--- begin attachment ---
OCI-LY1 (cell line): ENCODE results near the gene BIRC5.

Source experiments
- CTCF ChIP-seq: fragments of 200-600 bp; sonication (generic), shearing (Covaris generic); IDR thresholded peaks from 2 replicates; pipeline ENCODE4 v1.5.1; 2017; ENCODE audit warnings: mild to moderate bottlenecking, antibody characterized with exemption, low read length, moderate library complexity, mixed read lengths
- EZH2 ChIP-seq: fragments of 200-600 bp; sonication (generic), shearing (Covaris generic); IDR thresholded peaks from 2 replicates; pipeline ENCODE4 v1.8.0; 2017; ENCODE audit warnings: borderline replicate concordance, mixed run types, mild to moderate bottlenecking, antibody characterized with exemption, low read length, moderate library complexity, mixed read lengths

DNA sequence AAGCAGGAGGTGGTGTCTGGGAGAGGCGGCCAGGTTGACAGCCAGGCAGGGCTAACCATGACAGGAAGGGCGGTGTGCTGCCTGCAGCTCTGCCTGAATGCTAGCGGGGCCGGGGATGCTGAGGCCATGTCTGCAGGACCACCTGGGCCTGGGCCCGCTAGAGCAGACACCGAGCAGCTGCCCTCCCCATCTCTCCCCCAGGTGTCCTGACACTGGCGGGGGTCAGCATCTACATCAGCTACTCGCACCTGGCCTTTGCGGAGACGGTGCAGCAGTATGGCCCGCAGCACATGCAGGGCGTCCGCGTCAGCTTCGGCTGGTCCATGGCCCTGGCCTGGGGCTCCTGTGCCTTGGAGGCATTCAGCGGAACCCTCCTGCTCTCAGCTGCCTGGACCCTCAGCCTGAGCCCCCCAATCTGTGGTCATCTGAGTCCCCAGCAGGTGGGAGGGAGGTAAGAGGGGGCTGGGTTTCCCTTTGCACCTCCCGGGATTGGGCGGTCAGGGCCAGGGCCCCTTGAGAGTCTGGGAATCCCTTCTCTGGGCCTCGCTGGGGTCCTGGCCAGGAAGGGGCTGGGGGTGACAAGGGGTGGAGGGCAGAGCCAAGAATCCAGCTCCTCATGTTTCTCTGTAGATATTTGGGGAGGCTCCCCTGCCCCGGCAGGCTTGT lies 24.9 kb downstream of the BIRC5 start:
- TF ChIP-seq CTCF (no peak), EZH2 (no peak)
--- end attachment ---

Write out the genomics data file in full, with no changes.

OCI-LY1 (cell line): ENCODE results near the gene BIRC5.

Source experiments
- CTCF ChIP-seq: fragments of 200-600 bp; sonication (generic), shearing (Covaris generic); IDR thresholded peaks from 2 replicates; pipeline ENCODE4 v1.5.1; 2017; ENCODE audit warnings: mild to moderate bottlenecking, antibody characterized with exemption, low read length, moderate library complexity, mixed read lengths
- EZH2 ChIP-seq: fragments of 200-600 bp; sonication (generic), shearing (Covaris generic); IDR thresholded peaks from 2 replicates; pipeline ENCODE4 v1.8.0; 2017; ENCODE audit warnings: borderline replicate concordance, mixed run types, mild to moderate bottlenecking, antibody characterized with exemption, low read length, moderate library complexity, mixed read lengths

DNA sequence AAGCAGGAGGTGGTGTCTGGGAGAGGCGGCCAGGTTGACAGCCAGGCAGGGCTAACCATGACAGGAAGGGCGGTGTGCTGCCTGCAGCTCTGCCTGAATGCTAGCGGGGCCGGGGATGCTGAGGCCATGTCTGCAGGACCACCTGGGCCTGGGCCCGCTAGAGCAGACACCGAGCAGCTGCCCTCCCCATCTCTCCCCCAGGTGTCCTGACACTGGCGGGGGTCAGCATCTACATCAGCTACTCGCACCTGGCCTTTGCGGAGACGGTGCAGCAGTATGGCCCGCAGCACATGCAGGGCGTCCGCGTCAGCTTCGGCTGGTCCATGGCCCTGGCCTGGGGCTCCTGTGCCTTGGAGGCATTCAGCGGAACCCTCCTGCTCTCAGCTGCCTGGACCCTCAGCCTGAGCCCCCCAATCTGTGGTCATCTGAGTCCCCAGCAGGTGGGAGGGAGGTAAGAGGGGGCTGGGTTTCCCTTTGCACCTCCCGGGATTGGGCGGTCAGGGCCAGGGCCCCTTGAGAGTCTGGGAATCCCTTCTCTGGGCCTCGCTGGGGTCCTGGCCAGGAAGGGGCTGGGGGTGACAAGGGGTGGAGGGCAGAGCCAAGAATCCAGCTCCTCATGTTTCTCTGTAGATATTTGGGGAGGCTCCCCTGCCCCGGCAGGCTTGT lies 24.9 kb downstream of the BIRC5 start:
- TF ChIP-seq CTCF (no peak), EZH2 (no peak)